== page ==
Contract, repudiation by purchaser, entitlement to repayment of deposit less damages incurred by vendor ,whether relief against forfeiture in equity, appeal from Magistrates’ Court & whether competent to raise question of law not raised at trial: Fiorelli Properties Pty Ltd v Professional Fencemakers Pty Ltd & Anor [2011] VSC 661 (16 December 2011)

January 11, 2012 |

In Fiorelli Properties Pty Ltd v Professional Fencemakers Pty Ltd & Anor Kaye J reviewed the law relating to deposits and  raising a legal point on appeal which was not agitated at trial.


The appellant (Fiorelli) engaged the first respondent (Professional Fence Makers) to build a fence and its property. Under the terms of an agreement the price was $47,300; being a deposit of $17,300, a first instalment of $15,000 and a final instalment of $15,000.  At the time the parties entered into the agreement there was a lack of detail about the the characteristics of the gate, in particular the means by which it would move. This became a significant matter in issue. Fiorelli, through its director, telephoned the second respondent and said that Fiorelli had engaged another company to supply and install the fence and gates and would not require the assistance of Professional Fence Makers. Fiorelli sought repayment of the deposit and return a steel plates it had provided Professional Fence Makers and ultimately it sued Professional Fence Makers for the deposit.  At trial the Magistrate found that there was the wrongful repudiation of the agreement by Fiorelli, that Professional Fence Makers accepted that repudiation and that Professional Fence Makers was entitled to retain the deposit.

Fiorelli appealed but only took issue with the Magistrate’s finding that Professional Fence Makers was not required to repay the deposit. Fiorelli contended that Professional Fence Makers was required to remit the balance of the deposit less  the amount spent by Professional Fence Makers purchasing materials .


Fiorelli’s counsel submitted that a vendor is entitled to forfeit a deposit involving a contract of sale where there is rescission by the purchaser but only in relation to contracts for the sale of real property, [17]. Alternatively, if as a matter of law Professional Fence Makers was entitled to retain the deposit, equity would assist Fiorelli to recover the amount consisting the sum of the deposit less the loss incurred by Professional Fence Makers due to the repudiation, [18]. Because  the deposit was more than one third of the contract sum and that was substantially in excess the amount is required to secure compliance with the contract Fiorelli submitted it was penal in nature. As such it would be unconscionable for Professional Fence Makers to retain the whole of the deposit, [20].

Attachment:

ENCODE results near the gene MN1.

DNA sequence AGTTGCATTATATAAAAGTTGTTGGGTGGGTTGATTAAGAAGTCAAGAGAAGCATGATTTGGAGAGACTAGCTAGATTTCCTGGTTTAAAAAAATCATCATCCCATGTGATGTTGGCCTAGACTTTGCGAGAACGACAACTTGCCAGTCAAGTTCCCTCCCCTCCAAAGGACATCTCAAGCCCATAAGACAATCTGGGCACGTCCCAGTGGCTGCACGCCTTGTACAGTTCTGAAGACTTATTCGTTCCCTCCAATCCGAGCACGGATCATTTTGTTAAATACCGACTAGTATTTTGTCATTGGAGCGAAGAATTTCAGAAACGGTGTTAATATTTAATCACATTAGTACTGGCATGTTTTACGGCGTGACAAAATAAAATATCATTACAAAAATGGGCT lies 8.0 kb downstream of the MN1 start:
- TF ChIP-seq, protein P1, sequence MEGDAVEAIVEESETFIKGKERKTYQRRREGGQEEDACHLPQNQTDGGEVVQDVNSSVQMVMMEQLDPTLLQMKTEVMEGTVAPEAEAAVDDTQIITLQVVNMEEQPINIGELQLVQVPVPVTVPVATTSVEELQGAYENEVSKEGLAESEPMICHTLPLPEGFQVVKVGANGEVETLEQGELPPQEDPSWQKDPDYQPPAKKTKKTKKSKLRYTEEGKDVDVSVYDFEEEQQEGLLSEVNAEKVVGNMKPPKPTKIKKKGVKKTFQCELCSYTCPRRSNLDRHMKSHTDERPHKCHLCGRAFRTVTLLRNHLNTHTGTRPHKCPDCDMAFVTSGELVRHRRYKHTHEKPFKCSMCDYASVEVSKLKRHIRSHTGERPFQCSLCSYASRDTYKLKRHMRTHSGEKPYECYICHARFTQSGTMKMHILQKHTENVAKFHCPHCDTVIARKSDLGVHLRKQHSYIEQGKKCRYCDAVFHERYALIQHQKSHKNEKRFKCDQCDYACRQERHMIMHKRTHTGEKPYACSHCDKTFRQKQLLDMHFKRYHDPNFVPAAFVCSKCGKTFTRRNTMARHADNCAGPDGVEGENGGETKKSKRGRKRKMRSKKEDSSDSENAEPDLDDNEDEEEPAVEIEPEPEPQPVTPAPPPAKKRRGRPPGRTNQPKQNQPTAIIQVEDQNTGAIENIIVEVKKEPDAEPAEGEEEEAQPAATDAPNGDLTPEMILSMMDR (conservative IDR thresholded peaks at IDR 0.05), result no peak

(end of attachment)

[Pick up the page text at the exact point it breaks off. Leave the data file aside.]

Kaye J considered the authorities regarding the functions of a deposit, in particular Howie v Smith, and stated, at [31]:

In any contract, a deposit constitutes an earnest, to bind the bargain, and a guarantee of due performance, of the contract, by the payee. Those two functions, of a deposit, have been long entrenched in contract law. Indeed, as Fry LJ explained in Howe v Smith the practice of giving something to signify the conclusion of a contract is one of great antiquity, deriving originally from Roman law, and which passed into the early jurisprudence of England. That practice was not confined to contracts for the sale of real property, but, it would seem, was common to all forms of contracts.